Students Weigh In On Controversial Dr. Seuss Mural in Downtown Springfield

Rose McCaffrey

On the corner of State Street and East Columbus Avenue, there is a mural of Springfield native Theodore Geisel, or better known to most as Dr. Seuss. Seuss is most memorable as the children’s author of such classics as The Grinch Who Stole Christmas and One Fish, Two Fish, Red Fish, Blue Fish. But the author of these classics also wrote and illustrated a number of books with racist imagery. In March of 2021, days before the author’s birthday, the publisher decided that it would no longer be publishing six of his books due to the racist images. These books are And to Think I Saw It on Mulberry Street, McElligot’s Pool, If I Ran the Zoo, Scrambled Eggs Super!, The Cat’s Quizzer, and On Beyond Zebra!

On Beyond Zebra! happens to be portrayed in the mural of Dr. Seuss’ works in downtown Springfield, painted by artist John Simpson.

On Beyond Zebra! with AIC Student Jordyn Dewinkeleer. Photo by AIC Senior (Mariah Mauke)

The book, On Beyond Zebra! pictures “Nazzim of Bazzim,” who does not have a specified nationality, who is riding a camel-reindeer combination. Though the picture does not mention a nationality, it could be seen as mocking someone from Middle Eastern descent.

Junior Michael Carlin agreed with the publisher’s decision. “I think we should get rid of the books,” Carlin said. “There are plenty of other children’s books among those age groups that have topics about racism. Those books are more proactive to teach kids about what is right and what is wrong.”

When asked whether the mural in downtown Springfield should be completely taken down, senior Mariah Mauke said, “I definitely do not think the whole mural should be taken down. Dr. Seuss is an important part of Springfield’s history.”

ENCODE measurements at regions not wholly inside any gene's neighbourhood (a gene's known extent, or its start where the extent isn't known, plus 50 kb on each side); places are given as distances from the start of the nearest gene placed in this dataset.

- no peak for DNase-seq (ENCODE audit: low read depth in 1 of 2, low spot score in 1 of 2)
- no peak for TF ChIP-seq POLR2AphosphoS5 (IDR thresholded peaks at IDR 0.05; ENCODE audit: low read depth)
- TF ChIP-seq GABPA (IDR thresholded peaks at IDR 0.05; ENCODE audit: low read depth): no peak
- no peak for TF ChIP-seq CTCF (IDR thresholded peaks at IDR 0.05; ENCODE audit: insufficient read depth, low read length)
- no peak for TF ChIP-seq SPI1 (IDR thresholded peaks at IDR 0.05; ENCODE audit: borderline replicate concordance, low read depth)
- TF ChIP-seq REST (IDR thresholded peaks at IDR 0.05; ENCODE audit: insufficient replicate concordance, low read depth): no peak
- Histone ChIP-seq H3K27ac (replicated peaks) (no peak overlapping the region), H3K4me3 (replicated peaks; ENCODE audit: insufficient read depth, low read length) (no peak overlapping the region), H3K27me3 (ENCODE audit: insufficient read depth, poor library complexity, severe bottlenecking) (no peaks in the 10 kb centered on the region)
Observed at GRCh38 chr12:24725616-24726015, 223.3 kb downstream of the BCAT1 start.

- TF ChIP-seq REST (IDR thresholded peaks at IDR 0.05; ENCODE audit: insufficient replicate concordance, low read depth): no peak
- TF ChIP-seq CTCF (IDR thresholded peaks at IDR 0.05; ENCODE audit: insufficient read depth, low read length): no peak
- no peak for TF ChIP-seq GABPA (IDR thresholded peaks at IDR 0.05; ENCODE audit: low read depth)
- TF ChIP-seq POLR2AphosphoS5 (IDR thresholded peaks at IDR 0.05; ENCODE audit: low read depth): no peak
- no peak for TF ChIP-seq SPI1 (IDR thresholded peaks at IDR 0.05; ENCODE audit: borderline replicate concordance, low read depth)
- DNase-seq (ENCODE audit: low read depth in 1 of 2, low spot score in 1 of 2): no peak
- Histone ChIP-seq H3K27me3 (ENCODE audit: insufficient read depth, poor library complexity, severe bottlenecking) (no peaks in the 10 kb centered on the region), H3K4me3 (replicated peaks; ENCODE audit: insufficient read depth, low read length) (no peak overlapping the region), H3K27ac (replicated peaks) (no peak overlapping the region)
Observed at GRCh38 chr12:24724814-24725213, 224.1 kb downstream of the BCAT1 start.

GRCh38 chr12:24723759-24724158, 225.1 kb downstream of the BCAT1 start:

Carlin thinks that the mural should be painted over with a new mural that does not commemorate a book containing racist images.

Junior Cameron Fitzgerald had never read the book, but does not think that removing the mural is the right move. “I think it is a part of history and it should stay on the mural,” Fitzgerald said.

This is not the first time Dr. Seuss has had been embroiled in a controversy over his racist imagery, especially in the city of Springfield. In the book And to Think I Saw It on Mulberry Street, there is a racist portrayal of an Asian man. This image was put on display in the Springfield Museums, and it caused an uproar.

Mauke thinks that there would be a small outcry if the book was to be removed from the mural. There was a large outcry when the publisher announced that the books were no longer going to be published.

Many people argue that this is part of a growing trend of “cancel culture,” a term that describes withdrawing support for public figures or companies after doing or saying something deemed offensive.

Carlin thinks that Dr. Seuss should be canceled. “There are a lot of other books that are published that just make more sense for the kids who are growing up now,” Carlin said. “Not everyone has to read Dr. Seuss.”

Professor Marty Langford captured the mural on East Columbus Avenue and State Street.

Professor Marty Langford captured the mural on East Columbus Ave and State St. (Marty Langford)

On Beyond Zebra! is pictured front and center. Dr. Seuss has had a lasting impact on the city of Springfield and the surrounding community, as he is one of the most prominent people from Springfield.

Attached here is a link to the Downtown Springfield website, where you can find the Seuss Mural and all other murals painted in the city of Springfield.